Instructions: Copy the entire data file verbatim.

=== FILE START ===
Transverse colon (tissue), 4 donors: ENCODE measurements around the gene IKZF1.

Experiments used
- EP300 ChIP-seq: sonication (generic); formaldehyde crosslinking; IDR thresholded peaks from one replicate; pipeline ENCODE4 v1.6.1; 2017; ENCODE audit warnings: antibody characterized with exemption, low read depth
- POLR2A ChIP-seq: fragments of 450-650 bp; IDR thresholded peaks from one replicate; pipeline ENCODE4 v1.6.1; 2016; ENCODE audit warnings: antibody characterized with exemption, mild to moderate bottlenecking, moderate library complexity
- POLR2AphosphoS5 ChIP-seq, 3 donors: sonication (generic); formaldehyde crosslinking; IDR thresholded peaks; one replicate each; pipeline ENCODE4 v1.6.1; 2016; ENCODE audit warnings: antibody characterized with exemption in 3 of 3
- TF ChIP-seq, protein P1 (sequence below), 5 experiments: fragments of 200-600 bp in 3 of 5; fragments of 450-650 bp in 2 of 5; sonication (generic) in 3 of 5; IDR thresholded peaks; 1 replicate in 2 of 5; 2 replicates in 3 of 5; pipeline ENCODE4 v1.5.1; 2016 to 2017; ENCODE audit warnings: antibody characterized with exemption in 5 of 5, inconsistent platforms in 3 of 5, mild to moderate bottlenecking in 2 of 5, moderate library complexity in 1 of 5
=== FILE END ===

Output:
Transverse colon (tissue), 4 donors: ENCODE measurements around the gene IKZF1.

Experiments used
- EP300 ChIP-seq: sonication (generic); formaldehyde crosslinking; IDR thresholded peaks from one replicate; pipeline ENCODE4 v1.6.1; 2017; ENCODE audit warnings: antibody characterized with exemption, low read depth
- POLR2A ChIP-seq: fragments of 450-650 bp; IDR thresholded peaks from one replicate; pipeline ENCODE4 v1.6.1; 2016; ENCODE audit warnings: antibody characterized with exemption, mild to moderate bottlenecking, moderate library complexity
- POLR2AphosphoS5 ChIP-seq, 3 donors: sonication (generic); formaldehyde crosslinking; IDR thresholded peaks; one replicate each; pipeline ENCODE4 v1.6.1; 2016; ENCODE audit warnings: antibody characterized with exemption in 3 of 3
- TF ChIP-seq, protein P1 (sequence below), 5 experiments: fragments of 200-600 bp in 3 of 5; fragments of 450-650 bp in 2 of 5; sonication (generic) in 3 of 5; IDR thresholded peaks; 1 replicate in 2 of 5; 2 replicates in 3 of 5; pipeline ENCODE4 v1.5.1; 2016 to 2017; ENCODE audit warnings: antibody characterized with exemption in 5 of 5, inconsistent platforms in 3 of 5, mild to moderate bottlenecking in 2 of 5, moderate library complexity in 1 of 5